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A Light Home-made Boat






Category: THE TRAPPER'S MISCELLANY.

The following gives an easy method of making a light and serviceable
bateau, which any boy, with moderate ingenuity or skill, could
easily construct:--

Select two boards, about three-quarters of an inch in thickness,
eighteen or twenty inches in width, and twelve feet in length,
which we will consider the required length of the boat. These boards
should be well seasoned, and free from knots, and at least one of
the sides should be straight.

Next, with the aid of a draw-shave, proceed to shape the ends of
one of the boards, as seen on our diagram, (e) representing the
forward, (g) the stern. The curve of the bow should commence at
about four feet from the end, and take a rounded slope upward,
leaving about ten inches of width at the end of the board (e).
The stern should be cut at the angle shown at (g), commencing
at about two and a half feet from the extremity of the board and
continuing upward to about ten inches from the upper edge. The
board thus shaped should now be laid evenly on the other, and the
outline of the cut portions carefully scratched upon it, after
which the second board should be cut in a similar manner as the
first, so as to form an exact duplicate.

This being accomplished, the two should be laid evenly, one over
the other, and the exact center of their long edges ascertained.
Marking off about five inches on each side of this centre on both
boards.



Next procure another board about ten inches in width, three feet
in length, and perfectly squared at the ends. Nail each end of
this piece securely and squarely in the space marked on each of
the long boards. Then turn the pieces carefully over and

nail another board across the bottom, directly opposite the first.
We will now leave them and give our attention to the bow piece,
which is the next requisite. This is shown at (a), and consists
of a solid piece of oak, or other hard wood, well seasoned, and
hewn out in the arrow shape, indicated in our illustration. It

should first be cut three-cornered, the inside face being about
eight inches, and the other two ten inches. Its length should be
about eleven inches, and its under side should be sloped off on a
line with the under curve of the bows. At about five inches from
the inner face, and on each side, a piece should be sawn out, one
inch in thickness, thus leaving on each side a notch which will
exactly receive the side-boards of the boat, as seen at (a).



The piece being thus ready, the bow ends of the boards should be
drawn together, fitted in the notches and securely spiked with
large nails. A bow piece of this kind adds greatly to the strength
of a boat, and will stand much rough usage. The board for the stem
should next be prepared. This should be ten inches in width and two
feet in length, and should be securely nailed between the ends of the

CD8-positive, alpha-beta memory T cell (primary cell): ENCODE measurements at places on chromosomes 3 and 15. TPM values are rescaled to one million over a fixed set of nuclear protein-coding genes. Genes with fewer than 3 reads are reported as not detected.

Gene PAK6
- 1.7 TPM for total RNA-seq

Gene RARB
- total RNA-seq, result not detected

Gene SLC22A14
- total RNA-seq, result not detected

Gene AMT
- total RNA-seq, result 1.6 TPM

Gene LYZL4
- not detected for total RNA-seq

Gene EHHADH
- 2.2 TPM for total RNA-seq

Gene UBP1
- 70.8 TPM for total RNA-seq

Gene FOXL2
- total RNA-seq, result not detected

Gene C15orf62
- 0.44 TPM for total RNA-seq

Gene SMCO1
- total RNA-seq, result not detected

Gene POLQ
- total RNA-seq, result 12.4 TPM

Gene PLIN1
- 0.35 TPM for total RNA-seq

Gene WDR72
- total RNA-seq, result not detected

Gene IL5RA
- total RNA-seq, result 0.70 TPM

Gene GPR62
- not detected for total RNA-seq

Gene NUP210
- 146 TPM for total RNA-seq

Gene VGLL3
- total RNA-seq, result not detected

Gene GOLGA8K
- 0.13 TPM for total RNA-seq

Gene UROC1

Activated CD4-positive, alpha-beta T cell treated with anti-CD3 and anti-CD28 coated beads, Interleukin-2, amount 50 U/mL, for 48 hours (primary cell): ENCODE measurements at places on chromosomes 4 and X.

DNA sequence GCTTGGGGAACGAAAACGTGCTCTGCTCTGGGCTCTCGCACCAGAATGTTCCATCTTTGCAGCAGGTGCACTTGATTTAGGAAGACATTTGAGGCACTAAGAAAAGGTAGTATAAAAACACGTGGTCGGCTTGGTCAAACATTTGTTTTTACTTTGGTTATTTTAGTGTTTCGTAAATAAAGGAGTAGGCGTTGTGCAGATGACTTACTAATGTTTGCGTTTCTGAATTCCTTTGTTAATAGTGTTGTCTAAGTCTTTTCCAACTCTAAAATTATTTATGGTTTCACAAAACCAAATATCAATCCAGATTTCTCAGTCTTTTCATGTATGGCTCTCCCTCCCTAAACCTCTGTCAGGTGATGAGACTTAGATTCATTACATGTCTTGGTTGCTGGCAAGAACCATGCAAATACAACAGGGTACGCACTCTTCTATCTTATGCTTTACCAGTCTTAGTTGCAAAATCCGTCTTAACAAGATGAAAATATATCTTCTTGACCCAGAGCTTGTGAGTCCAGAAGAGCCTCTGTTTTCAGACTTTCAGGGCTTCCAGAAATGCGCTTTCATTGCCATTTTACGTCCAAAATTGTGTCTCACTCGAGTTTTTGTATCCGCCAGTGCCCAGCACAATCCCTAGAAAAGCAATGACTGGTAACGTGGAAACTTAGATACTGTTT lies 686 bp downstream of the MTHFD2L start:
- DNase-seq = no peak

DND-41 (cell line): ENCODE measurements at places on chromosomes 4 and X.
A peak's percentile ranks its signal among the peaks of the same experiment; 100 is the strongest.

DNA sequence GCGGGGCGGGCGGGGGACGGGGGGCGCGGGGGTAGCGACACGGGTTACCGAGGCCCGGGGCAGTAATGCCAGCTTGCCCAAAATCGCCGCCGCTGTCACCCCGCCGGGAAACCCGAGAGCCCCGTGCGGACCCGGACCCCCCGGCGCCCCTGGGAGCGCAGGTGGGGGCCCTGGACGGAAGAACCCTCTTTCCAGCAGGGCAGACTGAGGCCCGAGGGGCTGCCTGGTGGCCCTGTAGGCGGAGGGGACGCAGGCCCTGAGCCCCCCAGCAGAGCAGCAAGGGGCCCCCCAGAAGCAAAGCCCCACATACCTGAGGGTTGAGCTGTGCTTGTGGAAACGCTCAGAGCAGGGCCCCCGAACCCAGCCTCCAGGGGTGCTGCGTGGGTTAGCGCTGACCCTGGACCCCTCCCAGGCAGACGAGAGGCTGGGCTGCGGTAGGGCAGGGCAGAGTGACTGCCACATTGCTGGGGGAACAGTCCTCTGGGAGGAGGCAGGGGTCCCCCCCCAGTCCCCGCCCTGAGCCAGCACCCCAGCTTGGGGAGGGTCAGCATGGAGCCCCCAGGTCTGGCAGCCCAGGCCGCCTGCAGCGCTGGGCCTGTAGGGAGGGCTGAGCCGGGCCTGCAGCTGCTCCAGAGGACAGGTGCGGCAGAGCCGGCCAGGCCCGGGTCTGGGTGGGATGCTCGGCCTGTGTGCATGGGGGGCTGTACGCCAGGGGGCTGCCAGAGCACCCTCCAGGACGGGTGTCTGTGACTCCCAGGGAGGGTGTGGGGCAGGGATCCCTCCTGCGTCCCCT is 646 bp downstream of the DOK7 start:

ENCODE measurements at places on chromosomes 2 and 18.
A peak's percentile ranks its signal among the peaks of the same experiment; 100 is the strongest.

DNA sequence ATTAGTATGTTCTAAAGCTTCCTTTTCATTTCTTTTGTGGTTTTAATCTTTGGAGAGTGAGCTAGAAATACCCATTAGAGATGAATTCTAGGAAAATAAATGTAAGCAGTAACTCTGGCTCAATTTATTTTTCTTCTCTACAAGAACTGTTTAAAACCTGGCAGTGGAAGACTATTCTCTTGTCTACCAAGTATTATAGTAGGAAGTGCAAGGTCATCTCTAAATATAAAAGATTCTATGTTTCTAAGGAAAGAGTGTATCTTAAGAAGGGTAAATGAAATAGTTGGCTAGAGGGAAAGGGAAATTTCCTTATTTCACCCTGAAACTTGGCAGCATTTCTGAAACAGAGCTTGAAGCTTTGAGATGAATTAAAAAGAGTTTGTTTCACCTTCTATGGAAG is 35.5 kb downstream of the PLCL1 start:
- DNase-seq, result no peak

boards at the stem, as shown at (g), being afterwards overlapped
on the top by a board of similar size, as our illustration shows,
at (c). The bottom of the boat is now easily made by nailing
boards crosswise, sawing off the projecting ends close to the curve
of the side-boards. After the pieces are all nailed in place, the
seams and crevices should be caulked with hemp, using a blunt chisel,
or hard wooden wedge, and a mallet. The seats should now be put
in, as these are not only a matter of comfort, but of necessity,
acting as braces to the sides of the boat. They should be two in
number, one being placed three feet from the stern and the other
one foot beyond the brace board originally nailed across the top
of the boat. The seats should be cut at the ends in a curve
corresponding to the part of the boat in which they are placed,
and should be situated about a foot from the bottom of the boat,
their ends resting on short boards beneath them against the sides
of the boat. These are indicated by the dotted lines (h h) in

the diagram. When thus resting they should be securely fastened in
place by strong screws, driven through the sides of the boat into
their ends (f f), allowing some one to sit on the seat meanwhile
to keep it in place. Small cleats should now be tacked to the bottom
of the boat, beneath the seat and underneath the seat itself, in
order to keep the props in place; after which the original brace
board across the top of the boat may be knocked off and the bateau
is complete and ready for service. A boat thus made is quite comely
in shape, and may be painted to suit the fancy. Should a rudder
be required, the broad board at the stern offers a good place of
attachment, and oar-locks may be adjusted at the proper places.
These may consist of a pair of cleats attached to the inside of
the boat, as seen in the illustration. In case it may be found
difficult to obtain the large single boards for the sides of the
boat, two or more narrow ones will answer the purpose, although
not as perfectly. In this case they should first be firmly attached
together by cleats, securely screwed to the inside. When first put
on the water the boat will probably leak in places, but if left
to soak for a few hours the wood will generally swell sufficiently
to completely close the crevices. If, however, the leak should
continue, that particular part of the boat should be re-caulked
and smeared with pitch. This latter substance is of great value
to the trapper, not only in boat building but in the construction
of his shanties and in other various ways. It will most effectually
stop almost any leak in a canoe or boat, and of course should always
be applied hot.





Next: The Scow

Previous: The Indian Or Birch-bark Canoe



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